Church Bells

In the church tower hang three bells.

The tenor bell is of great age and interest. IPGM Dickinson FSA, suggests that it was cast in about 1310. It weighs over 7 hundredweight. This bell almost certainly dates from at least the early years of the 14th century and at nearly 700 years old is one of the oldest church bells in the country. It is certainly one of the three oldest church bells known in Suffolk. The oldest is probably at Hadleigh, dated to around 1280. Worlington has a bell made by John Godynge of Lynn, dated to around 1310. The bell at Great Bradley could be a little earlier, and was made by Richard de Wymbis of London. De Wymbis was known to have been working as a bell founder by 1290. The inscription shown here is a cast made from the bel It is inscribed 'RICHARD DE WYMBIS ME FECIT' (Meaning ' Richard De Wimbis made me'). Wimbish is a small village not too far away near Saffron Walden and a Richard De Wimbis of London is also reported to have cast the bell in Cholsey, Berkshire between 1290 and 1310 and the bell in West Donyland in Essex is reported to have been cast by Richard de Wimbish too. According to the National Archive he is known to have been living in1291 and he appears in a document in the City of London Guildhall dated 1303. He also appears on the City Hustings Rolls for 1307-1313 and 1315, and entered into an agreement with the Prior of Holy Trinity Church, London to cast a bell to weigh 2820 pounds. Only four more of his bells now remain. They are at Goring, Oxfordshire; Burham, Kent; Slapton, Devon and Catesby, Northants. The bell in Great Bradley is the largest.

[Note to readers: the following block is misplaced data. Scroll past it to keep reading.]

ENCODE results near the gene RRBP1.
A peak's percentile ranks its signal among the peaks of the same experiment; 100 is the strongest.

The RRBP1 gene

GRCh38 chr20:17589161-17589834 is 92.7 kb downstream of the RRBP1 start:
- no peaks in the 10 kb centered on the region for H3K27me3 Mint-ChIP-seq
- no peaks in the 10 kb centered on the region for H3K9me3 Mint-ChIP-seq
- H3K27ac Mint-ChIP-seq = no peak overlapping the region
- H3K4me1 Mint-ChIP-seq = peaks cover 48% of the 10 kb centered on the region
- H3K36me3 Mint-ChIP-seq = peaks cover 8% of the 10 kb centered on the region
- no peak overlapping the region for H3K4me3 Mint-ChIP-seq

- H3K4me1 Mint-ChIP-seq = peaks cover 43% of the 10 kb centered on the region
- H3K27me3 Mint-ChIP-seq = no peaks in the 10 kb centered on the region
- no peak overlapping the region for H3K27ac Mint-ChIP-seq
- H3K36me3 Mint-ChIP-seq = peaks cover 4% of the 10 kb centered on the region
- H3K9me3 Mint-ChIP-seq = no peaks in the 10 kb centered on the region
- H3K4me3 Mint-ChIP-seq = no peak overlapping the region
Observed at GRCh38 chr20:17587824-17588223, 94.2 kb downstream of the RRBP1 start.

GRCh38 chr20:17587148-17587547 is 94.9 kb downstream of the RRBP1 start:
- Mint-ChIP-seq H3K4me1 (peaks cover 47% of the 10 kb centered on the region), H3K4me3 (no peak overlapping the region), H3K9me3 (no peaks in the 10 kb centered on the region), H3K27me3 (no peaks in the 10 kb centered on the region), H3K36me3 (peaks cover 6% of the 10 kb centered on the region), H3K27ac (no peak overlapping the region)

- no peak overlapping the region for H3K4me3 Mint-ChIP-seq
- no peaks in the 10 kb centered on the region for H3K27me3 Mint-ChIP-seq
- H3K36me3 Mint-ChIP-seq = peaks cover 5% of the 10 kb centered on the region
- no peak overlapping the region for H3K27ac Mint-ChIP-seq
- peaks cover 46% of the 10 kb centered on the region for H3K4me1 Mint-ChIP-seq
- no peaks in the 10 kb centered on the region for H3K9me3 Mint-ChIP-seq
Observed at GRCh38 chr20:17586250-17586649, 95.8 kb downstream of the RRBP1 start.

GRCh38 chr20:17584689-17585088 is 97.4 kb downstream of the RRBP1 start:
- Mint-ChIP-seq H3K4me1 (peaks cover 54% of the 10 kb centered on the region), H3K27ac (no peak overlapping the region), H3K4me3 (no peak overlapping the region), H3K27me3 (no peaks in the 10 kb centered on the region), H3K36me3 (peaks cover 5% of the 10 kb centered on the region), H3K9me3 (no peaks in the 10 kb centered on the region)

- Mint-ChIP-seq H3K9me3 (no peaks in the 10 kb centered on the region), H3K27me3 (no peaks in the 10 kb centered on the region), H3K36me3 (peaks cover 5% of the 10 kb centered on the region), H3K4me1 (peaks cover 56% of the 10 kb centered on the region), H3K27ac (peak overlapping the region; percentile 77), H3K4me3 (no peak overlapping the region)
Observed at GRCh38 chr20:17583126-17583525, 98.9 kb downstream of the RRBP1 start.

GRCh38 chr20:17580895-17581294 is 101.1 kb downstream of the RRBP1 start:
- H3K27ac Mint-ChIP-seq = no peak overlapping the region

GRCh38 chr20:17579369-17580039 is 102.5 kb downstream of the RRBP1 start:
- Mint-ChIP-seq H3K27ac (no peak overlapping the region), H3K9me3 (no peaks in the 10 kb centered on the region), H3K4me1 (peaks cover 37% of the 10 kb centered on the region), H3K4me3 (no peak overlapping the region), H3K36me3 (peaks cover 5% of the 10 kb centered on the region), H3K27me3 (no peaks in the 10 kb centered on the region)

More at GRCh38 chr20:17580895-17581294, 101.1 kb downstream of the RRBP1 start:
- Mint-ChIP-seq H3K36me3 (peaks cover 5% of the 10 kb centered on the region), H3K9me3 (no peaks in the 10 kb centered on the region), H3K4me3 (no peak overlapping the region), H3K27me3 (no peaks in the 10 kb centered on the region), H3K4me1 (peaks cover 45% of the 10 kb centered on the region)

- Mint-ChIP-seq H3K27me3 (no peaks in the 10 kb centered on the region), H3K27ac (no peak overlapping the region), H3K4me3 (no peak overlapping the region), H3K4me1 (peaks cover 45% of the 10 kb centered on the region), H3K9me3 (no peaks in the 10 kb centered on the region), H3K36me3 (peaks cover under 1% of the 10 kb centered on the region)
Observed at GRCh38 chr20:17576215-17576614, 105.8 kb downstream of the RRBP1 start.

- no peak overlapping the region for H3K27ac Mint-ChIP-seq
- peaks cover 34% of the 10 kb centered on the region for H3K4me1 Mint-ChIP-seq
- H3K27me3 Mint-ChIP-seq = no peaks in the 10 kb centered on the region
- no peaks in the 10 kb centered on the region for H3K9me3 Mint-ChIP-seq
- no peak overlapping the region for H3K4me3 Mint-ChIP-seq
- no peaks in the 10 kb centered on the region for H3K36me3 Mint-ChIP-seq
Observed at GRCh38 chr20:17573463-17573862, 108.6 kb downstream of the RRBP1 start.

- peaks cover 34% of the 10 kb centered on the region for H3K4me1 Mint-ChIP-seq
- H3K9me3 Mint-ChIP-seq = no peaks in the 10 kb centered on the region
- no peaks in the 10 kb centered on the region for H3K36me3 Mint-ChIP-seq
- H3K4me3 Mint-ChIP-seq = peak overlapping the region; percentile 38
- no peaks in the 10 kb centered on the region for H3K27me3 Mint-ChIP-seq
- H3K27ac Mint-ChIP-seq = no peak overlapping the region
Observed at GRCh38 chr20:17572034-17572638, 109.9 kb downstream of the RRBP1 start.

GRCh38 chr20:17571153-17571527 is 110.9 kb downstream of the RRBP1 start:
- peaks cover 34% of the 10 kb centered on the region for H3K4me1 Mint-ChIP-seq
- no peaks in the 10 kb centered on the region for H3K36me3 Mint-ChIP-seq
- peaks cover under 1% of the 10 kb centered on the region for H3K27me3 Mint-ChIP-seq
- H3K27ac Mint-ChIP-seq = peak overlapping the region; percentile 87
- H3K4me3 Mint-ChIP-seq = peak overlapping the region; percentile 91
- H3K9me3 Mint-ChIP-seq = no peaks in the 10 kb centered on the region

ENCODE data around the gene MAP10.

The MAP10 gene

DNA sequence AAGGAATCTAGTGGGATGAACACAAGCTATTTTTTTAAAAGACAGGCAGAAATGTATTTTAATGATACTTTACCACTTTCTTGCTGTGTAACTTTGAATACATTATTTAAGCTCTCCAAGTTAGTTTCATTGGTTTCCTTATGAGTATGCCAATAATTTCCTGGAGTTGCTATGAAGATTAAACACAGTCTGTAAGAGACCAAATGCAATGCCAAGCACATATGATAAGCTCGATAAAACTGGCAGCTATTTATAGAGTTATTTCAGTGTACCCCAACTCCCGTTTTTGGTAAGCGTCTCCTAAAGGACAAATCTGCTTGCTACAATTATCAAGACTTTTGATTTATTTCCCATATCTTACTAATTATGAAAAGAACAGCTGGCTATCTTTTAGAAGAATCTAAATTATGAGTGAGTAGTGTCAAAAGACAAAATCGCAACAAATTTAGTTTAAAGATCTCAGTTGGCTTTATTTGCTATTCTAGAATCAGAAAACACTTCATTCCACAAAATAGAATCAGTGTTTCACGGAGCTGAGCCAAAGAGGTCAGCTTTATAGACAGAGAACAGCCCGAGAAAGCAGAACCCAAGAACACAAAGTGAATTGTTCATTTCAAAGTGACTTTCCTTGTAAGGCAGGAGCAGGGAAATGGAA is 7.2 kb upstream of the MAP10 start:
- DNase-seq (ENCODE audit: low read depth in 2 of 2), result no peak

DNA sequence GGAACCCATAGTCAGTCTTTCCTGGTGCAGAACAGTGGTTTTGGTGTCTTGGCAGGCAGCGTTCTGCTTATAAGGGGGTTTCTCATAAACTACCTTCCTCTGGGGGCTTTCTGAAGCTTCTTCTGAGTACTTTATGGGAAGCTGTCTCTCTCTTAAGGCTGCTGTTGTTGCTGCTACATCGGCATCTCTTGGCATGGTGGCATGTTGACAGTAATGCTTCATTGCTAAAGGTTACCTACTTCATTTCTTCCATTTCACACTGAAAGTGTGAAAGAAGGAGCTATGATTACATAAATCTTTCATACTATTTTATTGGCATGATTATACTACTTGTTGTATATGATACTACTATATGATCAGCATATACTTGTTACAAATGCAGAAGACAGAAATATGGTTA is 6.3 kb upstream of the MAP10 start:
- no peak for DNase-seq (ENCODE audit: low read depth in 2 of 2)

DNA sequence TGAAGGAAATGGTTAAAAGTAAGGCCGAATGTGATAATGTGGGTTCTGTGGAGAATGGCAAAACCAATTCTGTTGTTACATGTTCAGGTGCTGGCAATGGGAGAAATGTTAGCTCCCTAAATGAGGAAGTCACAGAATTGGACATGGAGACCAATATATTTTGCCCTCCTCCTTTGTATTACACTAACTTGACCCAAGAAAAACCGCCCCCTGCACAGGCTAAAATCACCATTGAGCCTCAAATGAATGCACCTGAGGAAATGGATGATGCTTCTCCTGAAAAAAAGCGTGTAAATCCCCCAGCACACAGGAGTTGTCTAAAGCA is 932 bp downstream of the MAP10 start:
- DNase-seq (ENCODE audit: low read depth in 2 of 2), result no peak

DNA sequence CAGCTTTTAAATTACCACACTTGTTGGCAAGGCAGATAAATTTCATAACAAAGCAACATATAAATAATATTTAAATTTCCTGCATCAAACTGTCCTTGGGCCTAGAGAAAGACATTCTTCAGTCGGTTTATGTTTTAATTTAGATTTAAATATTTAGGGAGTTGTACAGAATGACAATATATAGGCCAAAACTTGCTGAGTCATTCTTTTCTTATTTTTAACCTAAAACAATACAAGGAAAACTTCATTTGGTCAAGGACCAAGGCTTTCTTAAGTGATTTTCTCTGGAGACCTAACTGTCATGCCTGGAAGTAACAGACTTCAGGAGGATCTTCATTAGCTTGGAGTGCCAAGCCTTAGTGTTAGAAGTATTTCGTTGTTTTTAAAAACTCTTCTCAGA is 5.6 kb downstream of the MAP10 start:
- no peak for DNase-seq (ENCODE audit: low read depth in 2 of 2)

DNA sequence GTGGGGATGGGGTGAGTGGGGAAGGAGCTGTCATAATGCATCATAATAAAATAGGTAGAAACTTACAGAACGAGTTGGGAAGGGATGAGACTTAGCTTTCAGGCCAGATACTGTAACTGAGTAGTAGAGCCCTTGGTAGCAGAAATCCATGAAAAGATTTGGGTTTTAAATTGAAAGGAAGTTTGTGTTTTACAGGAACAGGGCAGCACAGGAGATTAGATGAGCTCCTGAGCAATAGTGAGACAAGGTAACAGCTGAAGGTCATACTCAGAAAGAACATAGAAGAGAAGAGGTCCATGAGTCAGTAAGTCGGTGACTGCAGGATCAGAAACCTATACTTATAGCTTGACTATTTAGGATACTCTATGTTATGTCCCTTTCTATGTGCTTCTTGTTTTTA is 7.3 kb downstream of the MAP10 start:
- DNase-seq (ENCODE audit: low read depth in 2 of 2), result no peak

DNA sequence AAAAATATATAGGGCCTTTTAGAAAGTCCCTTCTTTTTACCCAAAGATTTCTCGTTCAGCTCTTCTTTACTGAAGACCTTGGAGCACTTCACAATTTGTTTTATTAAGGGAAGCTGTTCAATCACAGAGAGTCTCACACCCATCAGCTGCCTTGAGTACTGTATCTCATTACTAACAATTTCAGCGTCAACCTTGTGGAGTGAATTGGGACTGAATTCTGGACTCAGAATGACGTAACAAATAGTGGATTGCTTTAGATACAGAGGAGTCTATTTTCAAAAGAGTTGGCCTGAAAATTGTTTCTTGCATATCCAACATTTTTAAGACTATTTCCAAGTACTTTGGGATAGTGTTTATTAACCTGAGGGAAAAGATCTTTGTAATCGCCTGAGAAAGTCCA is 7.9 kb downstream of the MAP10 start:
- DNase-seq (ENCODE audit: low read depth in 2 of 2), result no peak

The second bell, according to Raven ('The Church Bells of Suffolk - 1890 edition') dates from 1576. It weighs over 6 hundredweight and is 33 inches in diameter. The note is B+. It has an inscription stating it was made in Bury St Edmunds by the Stefanyz [Stephen] Tonni workshop in in 1576. The motif used is a pair of arrows through a crown. It was the Tonni workshop mark and was linked to St Edmund. The foundry had been established from just 1570. The church at nearby Woodditton has two bells made by the same foundry, one of which was previously in Westerly Waterless until the tower collapsed.

The treble bell bears no inscription, so its origins are unknown, but authorities claim that this is almost certainly a pre-Reformation bell (i.e. pre 1540) but no older than 1300 (according to one of the repairers). It weights over 5 hundredweight and is over 30 inches in diameter. The note it rings is C sharp

For more information on the bells click here